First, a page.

Effective Leadership: Being Your True Self Gets The Best Results

Effective Leadership: Being Your True Self Gets The Best Results

Effective leadership and authentic self expression go hand in hand. One of the perils of leadership is that one’s authentic self often gets traded in for power, prestige and self aggrandizement. Instead of manifesting authenticity and core personal values many become intoxicated with their role allowing their pseudo self to run their lives and their businesses.  

Paul Weiand, founder and director of the Advanced Emotional Intelligence Institute (AEI), notes that many high achievers who become leaders have distorted self images. He says,

“They either think too much of themselves or they simply don’t know who they are. As a result they are seen as weak, phony or untrustworthy.”

Leaders resist soul searching just when they need it most. Weiand reminds us that by the time we reach our mid thirties our identities have become solidified and this makes change very difficult for us. Leaders today need to have a strong core personality where they know their deep inner values and are courageous enough to live by them. 

They also need to be flexible and resilient. Effective leaders are summoned to live in a paradox, having one foot squarely rooted in their deep inner self and values and the other firmly planted in the day to day forces and pressures of their work environment. Effective leadership demands that one constantly manages this tenuous balance.

When Leadership Strengths Become Liabilities

At some point strengths become liabilities, says Weiand. We all have our strengths and our weaknesses. Our tendency is to over-ride our weaknesses by developing our strengths. In this way we compensate for our weaknesses. Once we pass a certain critical point, however this manner of coping no longer works and becomes a liability. Consider this scenario:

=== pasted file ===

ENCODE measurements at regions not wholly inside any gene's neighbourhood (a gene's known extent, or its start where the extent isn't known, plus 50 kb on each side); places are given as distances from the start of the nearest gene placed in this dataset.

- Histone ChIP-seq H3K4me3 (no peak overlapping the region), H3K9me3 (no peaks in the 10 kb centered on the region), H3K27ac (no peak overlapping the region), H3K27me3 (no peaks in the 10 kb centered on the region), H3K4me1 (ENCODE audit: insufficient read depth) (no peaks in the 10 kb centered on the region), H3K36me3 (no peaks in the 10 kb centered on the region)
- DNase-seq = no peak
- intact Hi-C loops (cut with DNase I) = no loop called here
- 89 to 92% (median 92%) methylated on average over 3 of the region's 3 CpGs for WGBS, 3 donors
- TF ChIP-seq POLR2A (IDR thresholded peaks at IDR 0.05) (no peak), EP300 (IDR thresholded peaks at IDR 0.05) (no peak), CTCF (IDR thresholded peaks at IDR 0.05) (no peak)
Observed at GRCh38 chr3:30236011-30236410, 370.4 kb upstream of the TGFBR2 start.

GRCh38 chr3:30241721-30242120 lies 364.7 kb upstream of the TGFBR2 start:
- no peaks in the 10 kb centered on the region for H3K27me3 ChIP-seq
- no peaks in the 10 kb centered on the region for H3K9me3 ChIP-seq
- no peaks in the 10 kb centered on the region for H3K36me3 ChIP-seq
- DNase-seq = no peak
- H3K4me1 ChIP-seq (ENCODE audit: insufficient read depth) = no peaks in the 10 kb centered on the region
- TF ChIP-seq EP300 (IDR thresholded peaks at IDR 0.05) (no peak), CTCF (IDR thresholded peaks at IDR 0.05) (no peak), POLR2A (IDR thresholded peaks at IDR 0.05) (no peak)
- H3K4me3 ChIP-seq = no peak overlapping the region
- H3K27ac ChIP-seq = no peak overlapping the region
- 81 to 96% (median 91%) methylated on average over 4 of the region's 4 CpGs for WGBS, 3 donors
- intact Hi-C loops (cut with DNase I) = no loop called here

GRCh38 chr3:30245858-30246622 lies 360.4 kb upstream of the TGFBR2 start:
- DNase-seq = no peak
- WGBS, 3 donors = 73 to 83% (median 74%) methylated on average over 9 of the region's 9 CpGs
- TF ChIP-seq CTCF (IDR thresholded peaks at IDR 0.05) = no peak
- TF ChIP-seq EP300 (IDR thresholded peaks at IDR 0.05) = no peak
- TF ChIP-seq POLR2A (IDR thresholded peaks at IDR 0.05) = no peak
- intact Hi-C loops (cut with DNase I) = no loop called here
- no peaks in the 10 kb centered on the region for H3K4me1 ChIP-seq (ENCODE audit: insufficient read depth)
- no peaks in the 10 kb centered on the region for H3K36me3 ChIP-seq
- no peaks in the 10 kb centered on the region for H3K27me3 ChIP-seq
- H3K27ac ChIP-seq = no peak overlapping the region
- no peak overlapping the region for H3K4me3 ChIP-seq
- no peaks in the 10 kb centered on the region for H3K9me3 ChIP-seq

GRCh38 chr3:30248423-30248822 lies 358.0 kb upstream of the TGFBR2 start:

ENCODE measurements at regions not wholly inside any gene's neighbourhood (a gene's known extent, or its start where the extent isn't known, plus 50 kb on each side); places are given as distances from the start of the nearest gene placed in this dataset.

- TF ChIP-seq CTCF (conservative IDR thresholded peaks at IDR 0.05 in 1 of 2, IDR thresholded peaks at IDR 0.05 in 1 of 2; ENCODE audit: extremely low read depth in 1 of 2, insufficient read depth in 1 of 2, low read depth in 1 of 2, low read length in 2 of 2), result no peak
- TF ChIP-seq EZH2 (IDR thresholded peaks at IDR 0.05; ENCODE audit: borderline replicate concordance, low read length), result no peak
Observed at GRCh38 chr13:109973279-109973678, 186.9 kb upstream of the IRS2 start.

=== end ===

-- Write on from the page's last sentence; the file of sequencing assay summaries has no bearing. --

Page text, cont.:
A manager has a very forceful style and possesses tremendous ability to focus on a goal and accomplish many things. He gets the job done by pushing hard. His weakness however lies in people skills.

Under mounting pressure he tries to by-pass his weakness by pressing harder to accomplish his goal. Oblivious to the needs of his team, he alienates, thereby creating disloyalty and distrust. His strength becomes his liability. 

Weiand continues to remind us that leaders frequently define themselves by their work and not by who they really are. When people achieve success they become inebriated with their accomplishments and mistakenly confuse their self image for the role that they fulfill. They lose access to their deep inner self; this is where true strength and resilience comes from.

The problem with this is that they now lose site of their weaknesses and the reality of their true nature. Weiand notes that they “eventually lose their ethics and do whatever seems expedient”. They can no longer lead effectively.

Becoming More Effective

Being an effective leader requires us to have a deep knowledge of our inner selves, having a good grasp of our strengths and limitations. This is a continuous process and requires deliberate attention.

At the zenith of our careers we may think that we least need it. It takes courage and will power to fight inertia. Effective leadership is about winning this battle, and searching deeper to be in touch with our true selves and manage this.

In the middle ages the ecclesial community spoke of the monastic cycle. It goes like this:  Devotion produces discipline, discipline produces abundance and abundance destroys discipline. With lack of discipline, abundance disappears and we again go back to where we started.

Effective leaders manage abundance prudently, remembering that their first task is to be true to themselves so that abundance doesn’t destroy them. Effective leaders will take heed, not just when it is convenient, but as a habitual practice.


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